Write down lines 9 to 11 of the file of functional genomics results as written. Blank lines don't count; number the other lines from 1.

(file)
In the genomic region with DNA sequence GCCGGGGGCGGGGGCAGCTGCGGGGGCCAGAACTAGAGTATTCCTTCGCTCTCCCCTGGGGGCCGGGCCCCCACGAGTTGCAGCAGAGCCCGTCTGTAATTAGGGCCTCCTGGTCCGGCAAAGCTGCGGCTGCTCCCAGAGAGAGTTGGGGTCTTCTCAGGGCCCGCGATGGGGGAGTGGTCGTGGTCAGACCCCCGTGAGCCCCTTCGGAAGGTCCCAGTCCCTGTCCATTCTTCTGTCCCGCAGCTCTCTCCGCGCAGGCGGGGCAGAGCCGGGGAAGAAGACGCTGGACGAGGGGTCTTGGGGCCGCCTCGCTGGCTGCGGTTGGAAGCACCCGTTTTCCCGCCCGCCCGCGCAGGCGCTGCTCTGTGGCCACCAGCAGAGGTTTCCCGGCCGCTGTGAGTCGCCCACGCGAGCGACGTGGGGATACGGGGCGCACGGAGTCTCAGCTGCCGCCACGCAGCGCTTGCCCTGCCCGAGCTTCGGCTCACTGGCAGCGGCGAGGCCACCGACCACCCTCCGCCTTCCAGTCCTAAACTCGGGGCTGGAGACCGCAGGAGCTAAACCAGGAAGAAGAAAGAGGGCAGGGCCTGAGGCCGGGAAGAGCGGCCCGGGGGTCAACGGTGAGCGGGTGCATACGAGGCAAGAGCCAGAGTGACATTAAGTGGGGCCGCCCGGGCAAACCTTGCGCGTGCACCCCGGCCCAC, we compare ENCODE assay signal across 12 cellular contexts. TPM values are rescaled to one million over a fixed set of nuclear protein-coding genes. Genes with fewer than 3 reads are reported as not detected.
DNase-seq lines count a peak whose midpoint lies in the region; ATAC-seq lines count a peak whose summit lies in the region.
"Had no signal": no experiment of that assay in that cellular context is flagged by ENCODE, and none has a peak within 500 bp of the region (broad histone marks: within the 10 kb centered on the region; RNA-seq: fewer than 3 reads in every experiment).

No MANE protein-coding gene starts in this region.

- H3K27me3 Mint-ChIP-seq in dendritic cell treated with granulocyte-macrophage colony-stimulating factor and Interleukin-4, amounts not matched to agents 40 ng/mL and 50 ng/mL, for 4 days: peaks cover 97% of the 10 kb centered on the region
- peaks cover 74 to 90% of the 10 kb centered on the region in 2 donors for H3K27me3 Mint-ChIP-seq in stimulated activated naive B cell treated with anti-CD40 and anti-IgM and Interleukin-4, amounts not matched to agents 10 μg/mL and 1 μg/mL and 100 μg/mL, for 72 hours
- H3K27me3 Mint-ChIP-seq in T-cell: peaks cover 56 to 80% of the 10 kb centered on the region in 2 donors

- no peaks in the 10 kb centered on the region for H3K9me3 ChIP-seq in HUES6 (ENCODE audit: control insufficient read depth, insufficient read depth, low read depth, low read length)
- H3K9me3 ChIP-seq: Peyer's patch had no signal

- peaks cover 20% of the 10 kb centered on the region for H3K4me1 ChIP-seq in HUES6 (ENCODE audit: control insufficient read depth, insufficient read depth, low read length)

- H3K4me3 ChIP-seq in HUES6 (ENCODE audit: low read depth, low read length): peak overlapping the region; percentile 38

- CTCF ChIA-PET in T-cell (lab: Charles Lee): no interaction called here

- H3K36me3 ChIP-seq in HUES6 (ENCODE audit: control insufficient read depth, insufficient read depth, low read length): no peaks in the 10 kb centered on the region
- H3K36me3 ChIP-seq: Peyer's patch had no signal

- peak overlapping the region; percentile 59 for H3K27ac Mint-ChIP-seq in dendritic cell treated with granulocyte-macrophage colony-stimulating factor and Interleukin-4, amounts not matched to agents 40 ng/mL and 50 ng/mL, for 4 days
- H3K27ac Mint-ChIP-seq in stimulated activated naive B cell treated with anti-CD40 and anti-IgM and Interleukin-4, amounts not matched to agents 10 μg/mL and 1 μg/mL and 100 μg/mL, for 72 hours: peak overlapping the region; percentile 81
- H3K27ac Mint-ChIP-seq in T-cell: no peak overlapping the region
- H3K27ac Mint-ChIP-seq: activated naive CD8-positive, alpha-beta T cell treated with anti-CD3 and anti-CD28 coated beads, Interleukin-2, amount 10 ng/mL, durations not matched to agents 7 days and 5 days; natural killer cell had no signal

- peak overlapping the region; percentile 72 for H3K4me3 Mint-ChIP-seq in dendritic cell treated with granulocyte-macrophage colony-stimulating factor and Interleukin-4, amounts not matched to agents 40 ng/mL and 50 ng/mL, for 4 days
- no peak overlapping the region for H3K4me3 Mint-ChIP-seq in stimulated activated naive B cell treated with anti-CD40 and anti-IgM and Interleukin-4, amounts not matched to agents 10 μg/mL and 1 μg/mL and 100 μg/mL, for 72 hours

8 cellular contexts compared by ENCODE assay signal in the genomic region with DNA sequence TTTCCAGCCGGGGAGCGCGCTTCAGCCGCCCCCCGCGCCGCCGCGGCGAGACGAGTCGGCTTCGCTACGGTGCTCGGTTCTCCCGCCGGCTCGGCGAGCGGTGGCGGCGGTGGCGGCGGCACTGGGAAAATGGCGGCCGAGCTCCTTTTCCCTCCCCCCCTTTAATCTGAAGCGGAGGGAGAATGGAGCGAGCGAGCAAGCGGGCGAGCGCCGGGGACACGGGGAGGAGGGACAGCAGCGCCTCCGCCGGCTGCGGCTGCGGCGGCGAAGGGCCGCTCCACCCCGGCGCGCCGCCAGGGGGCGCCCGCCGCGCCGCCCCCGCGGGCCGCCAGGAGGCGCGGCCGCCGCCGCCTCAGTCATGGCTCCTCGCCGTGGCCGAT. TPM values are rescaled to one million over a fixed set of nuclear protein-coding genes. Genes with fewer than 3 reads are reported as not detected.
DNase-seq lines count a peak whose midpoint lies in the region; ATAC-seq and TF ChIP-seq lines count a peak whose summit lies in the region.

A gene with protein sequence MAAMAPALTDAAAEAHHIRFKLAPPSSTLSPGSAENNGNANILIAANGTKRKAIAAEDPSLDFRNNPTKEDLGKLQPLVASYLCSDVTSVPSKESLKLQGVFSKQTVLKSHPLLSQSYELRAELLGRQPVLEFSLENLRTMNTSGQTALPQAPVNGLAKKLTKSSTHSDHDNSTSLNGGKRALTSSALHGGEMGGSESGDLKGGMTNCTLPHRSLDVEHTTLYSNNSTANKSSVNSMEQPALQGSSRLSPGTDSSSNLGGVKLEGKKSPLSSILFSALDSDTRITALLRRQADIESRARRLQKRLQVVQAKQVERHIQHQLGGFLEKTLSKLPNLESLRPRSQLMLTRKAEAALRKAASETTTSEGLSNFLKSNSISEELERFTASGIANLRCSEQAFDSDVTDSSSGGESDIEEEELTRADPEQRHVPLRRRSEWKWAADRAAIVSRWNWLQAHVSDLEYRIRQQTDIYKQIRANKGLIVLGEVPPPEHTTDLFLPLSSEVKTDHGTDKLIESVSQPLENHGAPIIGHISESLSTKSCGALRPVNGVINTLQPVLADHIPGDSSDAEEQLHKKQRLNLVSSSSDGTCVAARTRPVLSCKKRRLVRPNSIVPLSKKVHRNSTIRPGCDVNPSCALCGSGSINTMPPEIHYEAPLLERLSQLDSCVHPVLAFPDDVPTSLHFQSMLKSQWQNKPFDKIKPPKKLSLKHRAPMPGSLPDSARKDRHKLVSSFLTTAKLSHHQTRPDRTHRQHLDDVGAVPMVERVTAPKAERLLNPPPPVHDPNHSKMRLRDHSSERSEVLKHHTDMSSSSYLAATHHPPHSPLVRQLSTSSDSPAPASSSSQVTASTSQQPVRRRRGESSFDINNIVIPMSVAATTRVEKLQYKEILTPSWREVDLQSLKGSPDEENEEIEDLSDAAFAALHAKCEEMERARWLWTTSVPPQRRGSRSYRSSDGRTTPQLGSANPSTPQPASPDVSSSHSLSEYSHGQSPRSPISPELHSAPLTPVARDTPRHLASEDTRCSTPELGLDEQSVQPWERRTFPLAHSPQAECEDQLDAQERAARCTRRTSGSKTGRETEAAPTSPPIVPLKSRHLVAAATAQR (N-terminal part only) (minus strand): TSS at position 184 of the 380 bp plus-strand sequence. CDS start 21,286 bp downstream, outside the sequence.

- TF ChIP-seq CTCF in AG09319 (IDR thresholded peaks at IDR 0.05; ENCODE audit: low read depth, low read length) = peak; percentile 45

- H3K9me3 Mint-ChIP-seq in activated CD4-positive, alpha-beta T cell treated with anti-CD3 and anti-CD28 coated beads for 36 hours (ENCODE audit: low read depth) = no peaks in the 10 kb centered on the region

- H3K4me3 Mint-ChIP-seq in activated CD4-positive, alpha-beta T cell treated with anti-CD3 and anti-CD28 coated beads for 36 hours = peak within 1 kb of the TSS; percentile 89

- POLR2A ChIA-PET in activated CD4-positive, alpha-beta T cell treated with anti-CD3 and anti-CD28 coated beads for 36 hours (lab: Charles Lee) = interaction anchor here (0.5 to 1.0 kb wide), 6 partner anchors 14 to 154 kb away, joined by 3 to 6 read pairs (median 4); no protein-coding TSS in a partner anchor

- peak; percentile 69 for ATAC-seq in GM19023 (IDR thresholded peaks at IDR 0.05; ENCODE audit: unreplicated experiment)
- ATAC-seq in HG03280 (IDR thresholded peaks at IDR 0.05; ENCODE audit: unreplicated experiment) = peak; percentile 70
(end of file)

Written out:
- H3K9me3 ChIP-seq: Peyer's patch had no signal

- peaks cover 20% of the 10 kb centered on the region for H3K4me1 ChIP-seq in HUES6 (ENCODE audit: control insufficient read depth, insufficient read depth, low read length)

- H3K4me3 ChIP-seq in HUES6 (ENCODE audit: low read depth, low read length): peak overlapping the region; percentile 38